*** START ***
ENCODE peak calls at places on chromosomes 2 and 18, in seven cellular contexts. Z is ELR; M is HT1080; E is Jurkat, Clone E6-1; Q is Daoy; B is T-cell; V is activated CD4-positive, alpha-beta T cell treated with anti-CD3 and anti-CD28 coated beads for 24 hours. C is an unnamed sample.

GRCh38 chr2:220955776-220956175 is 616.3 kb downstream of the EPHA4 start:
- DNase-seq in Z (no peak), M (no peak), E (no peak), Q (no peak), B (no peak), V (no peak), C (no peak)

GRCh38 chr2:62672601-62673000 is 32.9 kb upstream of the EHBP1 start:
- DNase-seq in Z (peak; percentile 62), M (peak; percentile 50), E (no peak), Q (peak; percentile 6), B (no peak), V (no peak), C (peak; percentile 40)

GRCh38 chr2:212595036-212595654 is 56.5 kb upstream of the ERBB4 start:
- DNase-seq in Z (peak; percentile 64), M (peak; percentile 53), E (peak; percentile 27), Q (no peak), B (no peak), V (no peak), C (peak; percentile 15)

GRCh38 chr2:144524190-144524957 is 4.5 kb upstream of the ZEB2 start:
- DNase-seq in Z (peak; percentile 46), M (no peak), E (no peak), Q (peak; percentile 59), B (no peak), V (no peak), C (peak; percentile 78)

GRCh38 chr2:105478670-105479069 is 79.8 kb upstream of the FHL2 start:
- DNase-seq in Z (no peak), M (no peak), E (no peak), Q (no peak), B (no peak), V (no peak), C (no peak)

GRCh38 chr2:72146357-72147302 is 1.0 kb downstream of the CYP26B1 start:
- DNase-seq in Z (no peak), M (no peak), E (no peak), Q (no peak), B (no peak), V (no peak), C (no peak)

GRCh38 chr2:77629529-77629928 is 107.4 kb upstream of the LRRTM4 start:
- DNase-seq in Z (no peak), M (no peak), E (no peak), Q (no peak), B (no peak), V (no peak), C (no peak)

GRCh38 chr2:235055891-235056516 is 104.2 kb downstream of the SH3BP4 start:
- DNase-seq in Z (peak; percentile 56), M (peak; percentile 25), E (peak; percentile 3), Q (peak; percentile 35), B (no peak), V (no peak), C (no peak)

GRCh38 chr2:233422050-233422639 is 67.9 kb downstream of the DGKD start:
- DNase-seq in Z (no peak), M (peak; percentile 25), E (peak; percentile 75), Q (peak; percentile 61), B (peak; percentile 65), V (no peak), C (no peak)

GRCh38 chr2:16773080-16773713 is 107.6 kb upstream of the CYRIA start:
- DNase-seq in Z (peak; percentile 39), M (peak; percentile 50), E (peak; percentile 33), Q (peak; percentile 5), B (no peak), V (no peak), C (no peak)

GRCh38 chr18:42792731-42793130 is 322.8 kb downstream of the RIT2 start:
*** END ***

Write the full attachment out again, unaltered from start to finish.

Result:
ENCODE peak calls at places on chromosomes 2 and 18, in seven cellular contexts. Z is ELR; M is HT1080; E is Jurkat, Clone E6-1; Q is Daoy; B is T-cell; V is activated CD4-positive, alpha-beta T cell treated with anti-CD3 and anti-CD28 coated beads for 24 hours. C is an unnamed sample.

GRCh38 chr2:220955776-220956175 is 616.3 kb downstream of the EPHA4 start:
- DNase-seq in Z (no peak), M (no peak), E (no peak), Q (no peak), B (no peak), V (no peak), C (no peak)

GRCh38 chr2:62672601-62673000 is 32.9 kb upstream of the EHBP1 start:
- DNase-seq in Z (peak; percentile 62), M (peak; percentile 50), E (no peak), Q (peak; percentile 6), B (no peak), V (no peak), C (peak; percentile 40)

GRCh38 chr2:212595036-212595654 is 56.5 kb upstream of the ERBB4 start:
- DNase-seq in Z (peak; percentile 64), M (peak; percentile 53), E (peak; percentile 27), Q (no peak), B (no peak), V (no peak), C (peak; percentile 15)

GRCh38 chr2:144524190-144524957 is 4.5 kb upstream of the ZEB2 start:
- DNase-seq in Z (peak; percentile 46), M (no peak), E (no peak), Q (peak; percentile 59), B (no peak), V (no peak), C (peak; percentile 78)

GRCh38 chr2:105478670-105479069 is 79.8 kb upstream of the FHL2 start:
- DNase-seq in Z (no peak), M (no peak), E (no peak), Q (no peak), B (no peak), V (no peak), C (no peak)

GRCh38 chr2:72146357-72147302 is 1.0 kb downstream of the CYP26B1 start:
- DNase-seq in Z (no peak), M (no peak), E (no peak), Q (no peak), B (no peak), V (no peak), C (no peak)

GRCh38 chr2:77629529-77629928 is 107.4 kb upstream of the LRRTM4 start:
- DNase-seq in Z (no peak), M (no peak), E (no peak), Q (no peak), B (no peak), V (no peak), C (no peak)

GRCh38 chr2:235055891-235056516 is 104.2 kb downstream of the SH3BP4 start:
- DNase-seq in Z (peak; percentile 56), M (peak; percentile 25), E (peak; percentile 3), Q (peak; percentile 35), B (no peak), V (no peak), C (no peak)

GRCh38 chr2:233422050-233422639 is 67.9 kb downstream of the DGKD start:
- DNase-seq in Z (no peak), M (peak; percentile 25), E (peak; percentile 75), Q (peak; percentile 61), B (peak; percentile 65), V (no peak), C (no peak)

GRCh38 chr2:16773080-16773713 is 107.6 kb upstream of the CYRIA start:
- DNase-seq in Z (peak; percentile 39), M (peak; percentile 50), E (peak; percentile 33), Q (peak; percentile 5), B (no peak), V (no peak), C (no peak)

GRCh38 chr18:42792731-42793130 is 322.8 kb downstream of the RIT2 start: